Using data from the Texas Education Agency’s website, State Board of Education Vice Chairman Thomas Ratliff showed how the overall spending at a majority of charter schools is over the recommended amount set by the state.
Ratliff said the general conversation about charter schools focuses on school choice, but, he said, the financial management and accountability isn’t something that’s often addressed. Following his study on superintendent pay at charter schools, it was suggested that he examine overall spending.
“And it appears that superintendent pay is only the tip of the iceberg on the disparity and the financial management of these schools when you look at the fact that 56 percent of charter schools spend over the recommended benchmark amount that TEA developed at the same time that 98 percent of public schools spend under that amount,” Ratliff said.
Ratliff used the TEA’s Financial Integrity Rating System of Texas (FIRST) to come up with the numbers. It is a series of financial standards that schools have to meet, which includes a spending benchmark set by Education Commissioner Michael Williams that schools are not to exceed.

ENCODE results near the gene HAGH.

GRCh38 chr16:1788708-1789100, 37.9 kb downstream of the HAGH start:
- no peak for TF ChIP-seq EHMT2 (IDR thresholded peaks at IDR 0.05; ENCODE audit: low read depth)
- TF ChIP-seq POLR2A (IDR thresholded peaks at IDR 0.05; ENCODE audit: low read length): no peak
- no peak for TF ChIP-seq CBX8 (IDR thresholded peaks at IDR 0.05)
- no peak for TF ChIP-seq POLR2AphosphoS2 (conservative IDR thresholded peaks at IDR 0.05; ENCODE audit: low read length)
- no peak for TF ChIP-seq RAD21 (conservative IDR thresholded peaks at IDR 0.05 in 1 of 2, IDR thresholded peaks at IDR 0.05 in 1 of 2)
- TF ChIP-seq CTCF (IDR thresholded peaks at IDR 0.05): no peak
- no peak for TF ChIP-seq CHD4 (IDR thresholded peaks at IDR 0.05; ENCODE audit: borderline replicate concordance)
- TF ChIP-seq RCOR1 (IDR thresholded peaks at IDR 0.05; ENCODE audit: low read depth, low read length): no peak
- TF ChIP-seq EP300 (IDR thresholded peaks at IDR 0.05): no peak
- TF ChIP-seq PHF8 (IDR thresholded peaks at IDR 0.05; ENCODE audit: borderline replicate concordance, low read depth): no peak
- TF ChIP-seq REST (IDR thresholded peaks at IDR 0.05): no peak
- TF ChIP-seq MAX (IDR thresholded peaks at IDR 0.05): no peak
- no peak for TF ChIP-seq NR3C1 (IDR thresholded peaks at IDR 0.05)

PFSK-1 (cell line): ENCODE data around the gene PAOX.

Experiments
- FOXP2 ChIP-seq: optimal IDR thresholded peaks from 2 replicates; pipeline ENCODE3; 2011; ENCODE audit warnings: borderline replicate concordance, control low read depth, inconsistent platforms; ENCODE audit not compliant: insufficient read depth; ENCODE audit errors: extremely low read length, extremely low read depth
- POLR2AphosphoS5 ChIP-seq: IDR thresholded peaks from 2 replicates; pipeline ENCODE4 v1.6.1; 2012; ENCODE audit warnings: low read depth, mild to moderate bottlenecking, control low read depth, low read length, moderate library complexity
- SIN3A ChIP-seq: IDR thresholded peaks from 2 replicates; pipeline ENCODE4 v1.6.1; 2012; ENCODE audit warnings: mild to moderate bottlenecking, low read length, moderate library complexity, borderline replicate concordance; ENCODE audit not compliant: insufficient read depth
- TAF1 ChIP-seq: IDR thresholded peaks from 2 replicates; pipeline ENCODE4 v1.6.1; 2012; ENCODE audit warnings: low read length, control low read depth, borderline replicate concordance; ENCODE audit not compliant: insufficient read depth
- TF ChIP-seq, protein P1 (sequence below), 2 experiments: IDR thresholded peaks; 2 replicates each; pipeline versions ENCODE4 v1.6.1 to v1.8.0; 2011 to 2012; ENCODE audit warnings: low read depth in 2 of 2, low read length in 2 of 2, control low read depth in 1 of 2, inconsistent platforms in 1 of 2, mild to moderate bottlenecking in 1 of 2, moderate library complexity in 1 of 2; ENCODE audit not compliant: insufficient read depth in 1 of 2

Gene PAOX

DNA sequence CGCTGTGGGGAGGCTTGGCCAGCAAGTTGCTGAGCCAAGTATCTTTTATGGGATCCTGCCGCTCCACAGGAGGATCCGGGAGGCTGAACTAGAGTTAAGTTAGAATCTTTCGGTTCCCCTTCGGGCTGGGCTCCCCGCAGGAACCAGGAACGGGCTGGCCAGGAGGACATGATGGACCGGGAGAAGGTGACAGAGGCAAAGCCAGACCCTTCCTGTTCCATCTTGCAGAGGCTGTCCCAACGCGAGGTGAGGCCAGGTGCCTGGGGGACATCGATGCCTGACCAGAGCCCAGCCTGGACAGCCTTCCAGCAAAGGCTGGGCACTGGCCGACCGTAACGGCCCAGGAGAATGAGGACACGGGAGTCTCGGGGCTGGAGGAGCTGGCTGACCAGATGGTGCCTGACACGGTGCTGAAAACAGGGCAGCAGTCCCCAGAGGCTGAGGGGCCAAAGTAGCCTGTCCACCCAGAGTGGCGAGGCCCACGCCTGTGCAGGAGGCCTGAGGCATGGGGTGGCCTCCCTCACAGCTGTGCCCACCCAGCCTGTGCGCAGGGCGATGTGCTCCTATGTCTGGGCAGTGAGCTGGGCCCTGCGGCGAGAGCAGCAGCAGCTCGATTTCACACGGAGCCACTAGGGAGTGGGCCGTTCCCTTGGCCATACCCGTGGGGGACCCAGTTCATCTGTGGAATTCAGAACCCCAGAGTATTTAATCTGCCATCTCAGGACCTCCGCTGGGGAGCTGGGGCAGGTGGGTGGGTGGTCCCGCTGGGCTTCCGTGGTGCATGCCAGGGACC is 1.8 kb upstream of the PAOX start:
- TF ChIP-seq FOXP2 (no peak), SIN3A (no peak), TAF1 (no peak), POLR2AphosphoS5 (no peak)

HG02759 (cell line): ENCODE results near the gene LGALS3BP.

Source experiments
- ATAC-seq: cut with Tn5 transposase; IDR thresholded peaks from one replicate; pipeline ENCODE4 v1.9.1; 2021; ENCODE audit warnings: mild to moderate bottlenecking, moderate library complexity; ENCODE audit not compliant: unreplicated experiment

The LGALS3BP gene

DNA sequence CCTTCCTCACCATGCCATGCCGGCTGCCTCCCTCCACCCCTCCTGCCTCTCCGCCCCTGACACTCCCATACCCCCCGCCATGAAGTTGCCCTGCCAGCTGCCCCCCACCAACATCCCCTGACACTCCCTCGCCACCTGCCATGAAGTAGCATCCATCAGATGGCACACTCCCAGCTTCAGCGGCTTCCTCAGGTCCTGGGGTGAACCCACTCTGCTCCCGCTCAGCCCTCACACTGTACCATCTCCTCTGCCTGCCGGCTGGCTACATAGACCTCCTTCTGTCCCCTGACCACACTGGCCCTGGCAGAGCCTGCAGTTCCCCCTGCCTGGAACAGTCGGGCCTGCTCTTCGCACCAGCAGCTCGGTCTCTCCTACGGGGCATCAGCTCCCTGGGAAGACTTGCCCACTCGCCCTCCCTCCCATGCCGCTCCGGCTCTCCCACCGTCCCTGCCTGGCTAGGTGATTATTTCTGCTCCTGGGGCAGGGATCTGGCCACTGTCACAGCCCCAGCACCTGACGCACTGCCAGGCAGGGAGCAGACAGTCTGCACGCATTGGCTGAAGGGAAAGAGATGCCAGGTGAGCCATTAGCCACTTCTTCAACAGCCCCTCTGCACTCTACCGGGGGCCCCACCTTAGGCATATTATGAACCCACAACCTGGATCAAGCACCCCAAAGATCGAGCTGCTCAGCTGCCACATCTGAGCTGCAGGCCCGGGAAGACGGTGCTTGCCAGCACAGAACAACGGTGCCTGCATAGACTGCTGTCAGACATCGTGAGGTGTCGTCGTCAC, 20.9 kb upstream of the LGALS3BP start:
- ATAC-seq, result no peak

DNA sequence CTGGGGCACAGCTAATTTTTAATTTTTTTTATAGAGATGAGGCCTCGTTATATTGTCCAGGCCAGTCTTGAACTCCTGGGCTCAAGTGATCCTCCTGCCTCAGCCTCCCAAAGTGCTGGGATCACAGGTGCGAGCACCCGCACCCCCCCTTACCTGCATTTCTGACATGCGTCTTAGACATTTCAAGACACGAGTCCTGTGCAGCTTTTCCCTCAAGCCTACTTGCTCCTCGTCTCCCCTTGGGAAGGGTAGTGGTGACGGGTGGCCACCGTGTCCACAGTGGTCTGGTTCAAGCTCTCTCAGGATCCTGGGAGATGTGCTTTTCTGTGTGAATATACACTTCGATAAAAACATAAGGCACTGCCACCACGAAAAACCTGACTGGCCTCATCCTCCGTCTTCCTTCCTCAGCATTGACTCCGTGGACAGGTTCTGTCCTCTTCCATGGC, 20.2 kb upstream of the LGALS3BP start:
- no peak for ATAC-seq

Charter schools and public schools each have their own FIRST rating system, but both have a spending benchmark.
Ratliff said charter schools should have to be just as accountable as a public school district because they benefit directly from state funding.
"I think we’ve got some more questions and some answers that need to be forthcoming and I think it’s time the legislature and taxpayers to follow the money and see where it’s going in these charter schools,” Ratliff said.
Ratliff said he’s using his position on the SBOE to raise the issue and he hopes this series of reports gets the attention of local taxpayers or state lawmakers ahead of the 2015 legislative session.
Read Ratliff's entire release here: